How one CSULB professor's graduates are forging their paths in show business
Illustration Professor Robin Richesson is a self-professed film and drawing geek.
During her 21 years as a full-time instructor at The Beach – 30 if you add her part-time service – she has made a major impact on students, and they, in turn, have made an impact on the movie, TV and entertainment industries. From “Star Wars: The Force Awakens” to “The Hunger Games” to “Black Panther,” Richesson’s students have helped shape the look and costumes in major productions that have left an indelible mark on the culture.
“I loved her approach – her doing demonstrations in those classes. It was really inspirational, the techniques that she used,” said Oksana Nedavniaya ‘06, an accomplished illustrator who has drawn costumes for “The Chronicles of Narnia: Prince Caspian,” “Shang-Chi and the Legend of the Ten Rings,” “Suicide Squad,” and for the opening ceremony of the 2014 Winter Olympic Games in Sochi, Russia.
Richesson “mixes different media, capturing the motion, or the gesture of each character,” Nedavniaya said. “Her drawings are very alive. I’m trying to emulate that in my work as well.”
Phillip Boutté Jr. ‘06 has illustrated and helped design costumes for “Black Panther,” “Guardians of the Galaxy 2,” “Once Upon a Time in Hollywood” and “A Wrinkle in Time.” He says Richesson’s impact was monumental on his job prospects and career.
“I would definitely say that I wouldn’t be doing this if not for Robin,” said Boutté, who recently finished costume illustrations for Marvel’s “Black Panther: Wakanda Forever,” released Nov. 11 in theaters nationwide. “She laid the groundwork, gave me the best foundational training, and then supported me in a way that helped me succeed. I owe my career to her!”
Richesson teaches costumed figure drawing, sequential imagery, Illustration 3 and visual development. She heads the illustration program, and has enjoyed a long career illustrating costumes and storyboarding for movies and TV. Her credits include “Forrest Gump,” “American Beauty,” “The Polar Express,” “War of the Worlds,” “Iron Man,” “The Grinch,” “Castaway,” “Parks and Recreation,” “True Blood,” “Jane the Virgin” and “The Good Place.”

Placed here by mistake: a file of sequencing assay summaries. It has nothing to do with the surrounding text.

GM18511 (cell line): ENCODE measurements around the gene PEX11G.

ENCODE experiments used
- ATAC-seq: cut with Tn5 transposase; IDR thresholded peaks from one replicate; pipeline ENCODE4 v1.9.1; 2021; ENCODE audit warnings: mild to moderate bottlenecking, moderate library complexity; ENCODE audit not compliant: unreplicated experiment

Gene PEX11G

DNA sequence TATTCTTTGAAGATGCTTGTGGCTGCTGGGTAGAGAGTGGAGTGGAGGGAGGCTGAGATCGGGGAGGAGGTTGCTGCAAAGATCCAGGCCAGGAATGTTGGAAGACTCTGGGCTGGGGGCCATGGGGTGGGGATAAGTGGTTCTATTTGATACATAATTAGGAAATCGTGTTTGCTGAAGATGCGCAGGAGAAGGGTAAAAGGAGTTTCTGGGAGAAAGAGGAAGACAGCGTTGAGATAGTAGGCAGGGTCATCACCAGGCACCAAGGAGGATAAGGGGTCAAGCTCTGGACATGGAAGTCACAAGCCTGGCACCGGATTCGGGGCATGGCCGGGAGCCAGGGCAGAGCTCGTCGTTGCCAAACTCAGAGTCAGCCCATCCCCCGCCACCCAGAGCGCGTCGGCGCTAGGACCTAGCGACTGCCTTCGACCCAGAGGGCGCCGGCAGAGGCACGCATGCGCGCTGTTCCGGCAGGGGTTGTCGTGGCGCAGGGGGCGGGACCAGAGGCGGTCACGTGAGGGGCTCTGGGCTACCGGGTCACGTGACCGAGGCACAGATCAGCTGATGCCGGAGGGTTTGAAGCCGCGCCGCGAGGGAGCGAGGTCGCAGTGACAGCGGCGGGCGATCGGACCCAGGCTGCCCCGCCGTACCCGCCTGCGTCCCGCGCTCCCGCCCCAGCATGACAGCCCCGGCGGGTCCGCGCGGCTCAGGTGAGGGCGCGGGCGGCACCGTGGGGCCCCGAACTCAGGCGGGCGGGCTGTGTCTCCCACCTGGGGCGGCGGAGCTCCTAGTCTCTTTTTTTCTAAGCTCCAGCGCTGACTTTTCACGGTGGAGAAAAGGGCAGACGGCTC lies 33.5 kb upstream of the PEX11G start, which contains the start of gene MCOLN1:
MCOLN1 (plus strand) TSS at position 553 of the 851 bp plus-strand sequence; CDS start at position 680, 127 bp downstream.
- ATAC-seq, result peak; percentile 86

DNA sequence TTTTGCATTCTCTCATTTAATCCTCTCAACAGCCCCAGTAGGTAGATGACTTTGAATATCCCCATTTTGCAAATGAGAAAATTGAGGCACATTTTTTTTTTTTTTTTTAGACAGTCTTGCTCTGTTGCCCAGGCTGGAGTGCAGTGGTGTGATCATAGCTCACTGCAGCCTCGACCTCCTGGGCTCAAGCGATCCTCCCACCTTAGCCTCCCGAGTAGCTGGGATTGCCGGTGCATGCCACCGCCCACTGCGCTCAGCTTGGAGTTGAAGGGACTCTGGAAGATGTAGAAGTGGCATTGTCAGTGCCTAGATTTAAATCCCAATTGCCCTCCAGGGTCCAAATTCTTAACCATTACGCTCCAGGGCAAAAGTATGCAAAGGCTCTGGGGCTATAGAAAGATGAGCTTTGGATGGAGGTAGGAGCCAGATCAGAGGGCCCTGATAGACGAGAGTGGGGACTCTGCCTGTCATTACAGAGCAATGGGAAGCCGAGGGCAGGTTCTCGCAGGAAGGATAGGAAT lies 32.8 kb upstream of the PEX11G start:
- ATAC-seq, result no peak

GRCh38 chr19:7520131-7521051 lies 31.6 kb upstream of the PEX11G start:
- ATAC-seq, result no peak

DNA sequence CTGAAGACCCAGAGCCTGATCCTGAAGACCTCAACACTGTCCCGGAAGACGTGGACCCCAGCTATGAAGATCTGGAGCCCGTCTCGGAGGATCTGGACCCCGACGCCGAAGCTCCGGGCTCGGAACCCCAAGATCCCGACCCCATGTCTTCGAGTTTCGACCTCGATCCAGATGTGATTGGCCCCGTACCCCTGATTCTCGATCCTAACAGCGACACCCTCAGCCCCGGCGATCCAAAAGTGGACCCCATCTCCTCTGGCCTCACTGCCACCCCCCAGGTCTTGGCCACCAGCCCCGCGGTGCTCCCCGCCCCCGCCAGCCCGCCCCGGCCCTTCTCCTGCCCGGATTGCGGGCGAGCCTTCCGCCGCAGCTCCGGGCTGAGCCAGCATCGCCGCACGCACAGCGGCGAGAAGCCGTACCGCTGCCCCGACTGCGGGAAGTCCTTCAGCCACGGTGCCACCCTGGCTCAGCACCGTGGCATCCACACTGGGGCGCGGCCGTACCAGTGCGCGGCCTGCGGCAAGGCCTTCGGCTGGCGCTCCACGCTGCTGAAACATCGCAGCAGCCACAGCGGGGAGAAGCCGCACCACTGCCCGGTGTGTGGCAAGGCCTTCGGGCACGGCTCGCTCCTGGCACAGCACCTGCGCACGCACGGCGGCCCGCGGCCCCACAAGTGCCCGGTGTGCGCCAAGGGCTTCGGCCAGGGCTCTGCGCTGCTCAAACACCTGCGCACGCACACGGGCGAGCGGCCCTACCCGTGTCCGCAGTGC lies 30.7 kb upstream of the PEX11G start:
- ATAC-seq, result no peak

“The key to our success is: This school put(s) a really heavy emphasis on figure drawing,” said Richesson, ’82, ‘95. “Being able to draw people; understand form and function. Focus on life drawing. Understand how these go into storyboarding. These are some of the skills that I say are the most helpful. Also, actually studying film itself.”
It Happened at Comic-Con
After finishing at The Beach, three fresh graduates of the School of Art’s illustration program ventured to San Diego Comic-Con in July 2006.
Nedavniaya, Boutté and Brian Valenzuela attended panels, heard about costume design and learned about the Costume Designers Guild. “Isn’t that what Robin is involved in?” they said to themselves.
Nedavniaya got hired practically on the spot. She went to Prague to work on “Prince Caspian,” the sequel to “The Chronicles of Narnia."
Boutté talked to a designer he met at Comic-Con, joined the guild and eventually did costume illustrations for the third installment of “The Mummy.”
Valenzuela ’05, ’13, also got a job after a meeting at Comic-Con, doing illustrations for the 2016 reboot of “Star Trek.” He made a good impression, and they asked if he knew another illustrator. He said, “Sure, Phil can do it.” And he did.